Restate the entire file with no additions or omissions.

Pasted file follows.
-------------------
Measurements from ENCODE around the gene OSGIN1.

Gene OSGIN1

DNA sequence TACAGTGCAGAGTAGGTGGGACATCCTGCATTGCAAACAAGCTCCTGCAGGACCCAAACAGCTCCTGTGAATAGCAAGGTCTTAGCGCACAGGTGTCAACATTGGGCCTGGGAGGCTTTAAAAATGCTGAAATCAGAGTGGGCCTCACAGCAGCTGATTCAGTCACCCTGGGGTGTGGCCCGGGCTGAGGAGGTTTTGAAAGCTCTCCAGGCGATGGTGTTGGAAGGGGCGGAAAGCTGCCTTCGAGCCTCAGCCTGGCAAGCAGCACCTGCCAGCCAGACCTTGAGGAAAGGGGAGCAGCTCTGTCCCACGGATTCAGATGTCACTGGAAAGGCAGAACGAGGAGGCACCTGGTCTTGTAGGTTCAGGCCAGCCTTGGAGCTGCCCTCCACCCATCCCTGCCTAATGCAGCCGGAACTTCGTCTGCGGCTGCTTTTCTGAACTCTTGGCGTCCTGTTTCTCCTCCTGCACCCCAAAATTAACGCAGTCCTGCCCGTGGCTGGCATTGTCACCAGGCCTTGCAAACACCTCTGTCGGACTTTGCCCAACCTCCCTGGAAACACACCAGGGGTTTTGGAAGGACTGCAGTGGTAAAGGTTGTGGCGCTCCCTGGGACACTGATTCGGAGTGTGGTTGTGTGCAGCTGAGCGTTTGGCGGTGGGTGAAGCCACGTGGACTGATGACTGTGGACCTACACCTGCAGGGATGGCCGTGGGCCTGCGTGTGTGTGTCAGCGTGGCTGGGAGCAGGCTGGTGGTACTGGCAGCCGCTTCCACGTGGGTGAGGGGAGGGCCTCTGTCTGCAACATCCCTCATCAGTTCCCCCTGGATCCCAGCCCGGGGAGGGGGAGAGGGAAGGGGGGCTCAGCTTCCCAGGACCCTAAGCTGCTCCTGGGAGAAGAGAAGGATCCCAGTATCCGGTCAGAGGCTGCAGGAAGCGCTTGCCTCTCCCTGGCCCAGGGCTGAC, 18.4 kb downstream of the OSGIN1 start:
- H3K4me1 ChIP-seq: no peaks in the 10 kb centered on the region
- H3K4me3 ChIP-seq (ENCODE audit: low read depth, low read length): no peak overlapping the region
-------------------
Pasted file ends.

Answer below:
Measurements from ENCODE around the gene OSGIN1.

Gene OSGIN1

DNA sequence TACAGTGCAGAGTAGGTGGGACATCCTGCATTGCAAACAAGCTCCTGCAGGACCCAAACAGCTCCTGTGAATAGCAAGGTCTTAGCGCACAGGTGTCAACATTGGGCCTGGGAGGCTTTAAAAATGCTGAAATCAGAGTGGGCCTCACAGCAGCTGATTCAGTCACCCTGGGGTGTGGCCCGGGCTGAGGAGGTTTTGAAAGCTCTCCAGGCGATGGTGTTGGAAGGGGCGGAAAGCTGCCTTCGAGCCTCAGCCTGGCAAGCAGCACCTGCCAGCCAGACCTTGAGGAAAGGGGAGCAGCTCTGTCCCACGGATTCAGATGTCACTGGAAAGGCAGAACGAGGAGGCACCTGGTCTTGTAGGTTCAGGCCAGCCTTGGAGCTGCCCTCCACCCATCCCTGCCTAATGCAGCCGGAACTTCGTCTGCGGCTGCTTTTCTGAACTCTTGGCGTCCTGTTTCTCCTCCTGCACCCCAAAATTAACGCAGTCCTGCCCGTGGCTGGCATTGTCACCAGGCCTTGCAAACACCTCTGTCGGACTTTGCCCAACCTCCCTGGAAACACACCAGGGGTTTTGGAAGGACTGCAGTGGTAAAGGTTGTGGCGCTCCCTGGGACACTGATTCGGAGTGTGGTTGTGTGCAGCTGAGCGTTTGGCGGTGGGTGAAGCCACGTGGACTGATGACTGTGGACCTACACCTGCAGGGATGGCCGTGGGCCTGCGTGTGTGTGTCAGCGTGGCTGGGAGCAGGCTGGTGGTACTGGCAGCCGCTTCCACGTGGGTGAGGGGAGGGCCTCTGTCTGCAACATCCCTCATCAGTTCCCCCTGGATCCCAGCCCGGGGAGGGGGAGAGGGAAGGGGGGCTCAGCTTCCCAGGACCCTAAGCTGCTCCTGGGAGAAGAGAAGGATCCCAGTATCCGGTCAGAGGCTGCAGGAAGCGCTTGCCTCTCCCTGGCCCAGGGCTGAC, 18.4 kb downstream of the OSGIN1 start:
- H3K4me1 ChIP-seq: no peaks in the 10 kb centered on the region
- H3K4me3 ChIP-seq (ENCODE audit: low read depth, low read length): no peak overlapping the region